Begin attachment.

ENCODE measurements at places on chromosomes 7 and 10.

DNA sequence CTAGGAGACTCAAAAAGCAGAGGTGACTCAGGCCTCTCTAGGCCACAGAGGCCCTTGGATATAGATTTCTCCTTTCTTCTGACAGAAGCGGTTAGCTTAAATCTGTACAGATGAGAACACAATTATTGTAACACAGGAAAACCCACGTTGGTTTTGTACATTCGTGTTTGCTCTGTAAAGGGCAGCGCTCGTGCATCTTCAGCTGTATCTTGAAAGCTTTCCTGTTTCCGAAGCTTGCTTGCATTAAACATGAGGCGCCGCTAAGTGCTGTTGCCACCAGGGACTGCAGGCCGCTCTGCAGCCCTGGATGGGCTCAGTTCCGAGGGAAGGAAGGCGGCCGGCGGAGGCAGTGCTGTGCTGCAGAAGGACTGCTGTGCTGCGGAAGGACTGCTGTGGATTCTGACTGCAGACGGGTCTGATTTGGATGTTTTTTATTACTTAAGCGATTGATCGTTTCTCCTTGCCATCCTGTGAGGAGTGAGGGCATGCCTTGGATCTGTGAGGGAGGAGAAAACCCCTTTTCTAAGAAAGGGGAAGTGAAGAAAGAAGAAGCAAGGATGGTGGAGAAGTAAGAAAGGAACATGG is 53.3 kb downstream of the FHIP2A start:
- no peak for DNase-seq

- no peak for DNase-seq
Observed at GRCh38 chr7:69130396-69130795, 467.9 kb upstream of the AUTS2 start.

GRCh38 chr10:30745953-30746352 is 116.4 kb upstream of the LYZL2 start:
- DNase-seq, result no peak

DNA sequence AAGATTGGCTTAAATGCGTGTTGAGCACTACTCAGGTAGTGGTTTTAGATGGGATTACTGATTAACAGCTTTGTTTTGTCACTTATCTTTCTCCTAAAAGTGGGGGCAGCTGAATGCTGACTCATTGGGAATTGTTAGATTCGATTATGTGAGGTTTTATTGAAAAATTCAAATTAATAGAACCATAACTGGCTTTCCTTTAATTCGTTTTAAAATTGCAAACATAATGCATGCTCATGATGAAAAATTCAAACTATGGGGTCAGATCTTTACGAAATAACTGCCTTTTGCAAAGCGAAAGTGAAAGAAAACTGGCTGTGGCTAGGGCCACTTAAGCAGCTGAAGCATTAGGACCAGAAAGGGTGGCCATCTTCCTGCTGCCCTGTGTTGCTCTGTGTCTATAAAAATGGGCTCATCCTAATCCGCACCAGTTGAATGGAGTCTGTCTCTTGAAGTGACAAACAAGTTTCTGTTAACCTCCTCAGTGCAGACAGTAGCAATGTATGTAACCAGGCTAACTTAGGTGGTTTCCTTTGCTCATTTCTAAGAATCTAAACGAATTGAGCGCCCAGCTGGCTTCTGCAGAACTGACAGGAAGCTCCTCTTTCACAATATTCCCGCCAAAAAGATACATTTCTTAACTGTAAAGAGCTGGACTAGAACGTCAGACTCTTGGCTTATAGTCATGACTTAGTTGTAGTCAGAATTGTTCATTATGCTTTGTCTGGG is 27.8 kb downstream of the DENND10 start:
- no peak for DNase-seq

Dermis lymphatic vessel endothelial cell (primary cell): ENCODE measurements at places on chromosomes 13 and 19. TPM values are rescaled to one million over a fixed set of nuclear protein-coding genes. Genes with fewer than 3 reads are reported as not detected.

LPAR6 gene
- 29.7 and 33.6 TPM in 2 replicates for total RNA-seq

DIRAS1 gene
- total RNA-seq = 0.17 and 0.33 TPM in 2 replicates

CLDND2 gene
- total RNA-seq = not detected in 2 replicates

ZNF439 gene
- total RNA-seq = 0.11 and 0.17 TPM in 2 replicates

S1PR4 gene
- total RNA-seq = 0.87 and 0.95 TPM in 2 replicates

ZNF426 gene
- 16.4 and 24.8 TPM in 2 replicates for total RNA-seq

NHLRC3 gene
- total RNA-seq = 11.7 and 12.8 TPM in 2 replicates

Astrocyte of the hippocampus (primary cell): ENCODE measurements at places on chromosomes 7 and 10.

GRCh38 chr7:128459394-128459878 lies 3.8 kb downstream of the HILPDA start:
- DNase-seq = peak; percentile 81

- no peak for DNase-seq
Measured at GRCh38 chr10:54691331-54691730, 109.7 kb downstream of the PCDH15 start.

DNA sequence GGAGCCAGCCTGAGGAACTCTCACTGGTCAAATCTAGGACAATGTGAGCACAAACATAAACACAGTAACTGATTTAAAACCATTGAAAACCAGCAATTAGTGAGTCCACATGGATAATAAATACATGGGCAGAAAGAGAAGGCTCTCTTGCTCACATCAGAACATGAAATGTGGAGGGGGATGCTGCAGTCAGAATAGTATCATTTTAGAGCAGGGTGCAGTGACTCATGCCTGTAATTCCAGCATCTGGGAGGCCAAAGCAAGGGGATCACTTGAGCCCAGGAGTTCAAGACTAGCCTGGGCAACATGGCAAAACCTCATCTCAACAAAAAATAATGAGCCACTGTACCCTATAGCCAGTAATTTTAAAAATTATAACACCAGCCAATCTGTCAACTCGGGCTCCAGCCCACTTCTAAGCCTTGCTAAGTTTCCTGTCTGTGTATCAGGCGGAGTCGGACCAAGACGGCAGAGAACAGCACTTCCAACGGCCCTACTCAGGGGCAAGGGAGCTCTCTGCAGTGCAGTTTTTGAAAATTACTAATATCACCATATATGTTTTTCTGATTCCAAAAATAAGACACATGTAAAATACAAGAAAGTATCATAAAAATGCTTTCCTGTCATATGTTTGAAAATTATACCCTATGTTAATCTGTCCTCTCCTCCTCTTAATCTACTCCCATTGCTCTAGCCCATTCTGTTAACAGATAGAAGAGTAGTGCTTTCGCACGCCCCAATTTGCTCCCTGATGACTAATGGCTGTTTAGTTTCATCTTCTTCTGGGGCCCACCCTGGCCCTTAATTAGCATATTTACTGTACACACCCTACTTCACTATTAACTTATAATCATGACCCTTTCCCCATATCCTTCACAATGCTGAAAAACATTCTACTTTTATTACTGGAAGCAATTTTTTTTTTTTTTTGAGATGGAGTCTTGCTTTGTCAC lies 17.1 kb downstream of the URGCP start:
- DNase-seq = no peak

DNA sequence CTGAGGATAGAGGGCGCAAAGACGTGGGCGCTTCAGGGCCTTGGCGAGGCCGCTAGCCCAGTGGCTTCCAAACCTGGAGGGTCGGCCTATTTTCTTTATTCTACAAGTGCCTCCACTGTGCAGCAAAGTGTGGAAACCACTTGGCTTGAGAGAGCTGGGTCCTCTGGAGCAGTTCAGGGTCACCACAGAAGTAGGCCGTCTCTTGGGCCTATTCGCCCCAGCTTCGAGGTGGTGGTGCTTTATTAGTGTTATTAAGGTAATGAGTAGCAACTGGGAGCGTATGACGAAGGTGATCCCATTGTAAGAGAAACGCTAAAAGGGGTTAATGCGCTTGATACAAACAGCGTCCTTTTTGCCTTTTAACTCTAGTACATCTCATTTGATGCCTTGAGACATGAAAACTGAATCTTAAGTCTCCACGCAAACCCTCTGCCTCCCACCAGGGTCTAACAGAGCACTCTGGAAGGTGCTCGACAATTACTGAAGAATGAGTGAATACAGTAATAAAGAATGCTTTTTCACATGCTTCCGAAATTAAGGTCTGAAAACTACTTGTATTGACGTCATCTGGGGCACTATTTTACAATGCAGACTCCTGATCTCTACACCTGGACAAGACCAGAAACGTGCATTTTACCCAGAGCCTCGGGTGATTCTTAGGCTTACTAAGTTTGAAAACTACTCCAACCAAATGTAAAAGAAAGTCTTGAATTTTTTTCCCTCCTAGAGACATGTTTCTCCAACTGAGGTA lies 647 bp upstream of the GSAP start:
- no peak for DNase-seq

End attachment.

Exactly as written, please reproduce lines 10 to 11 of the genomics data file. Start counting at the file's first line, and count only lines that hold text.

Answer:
Dermis lymphatic vessel endothelial cell (primary cell): ENCODE measurements at places on chromosomes 13 and 19. TPM values are rescaled to one million over a fixed set of nuclear protein-coding genes. Genes with fewer than 3 reads are reported as not detected.

LPAR6 gene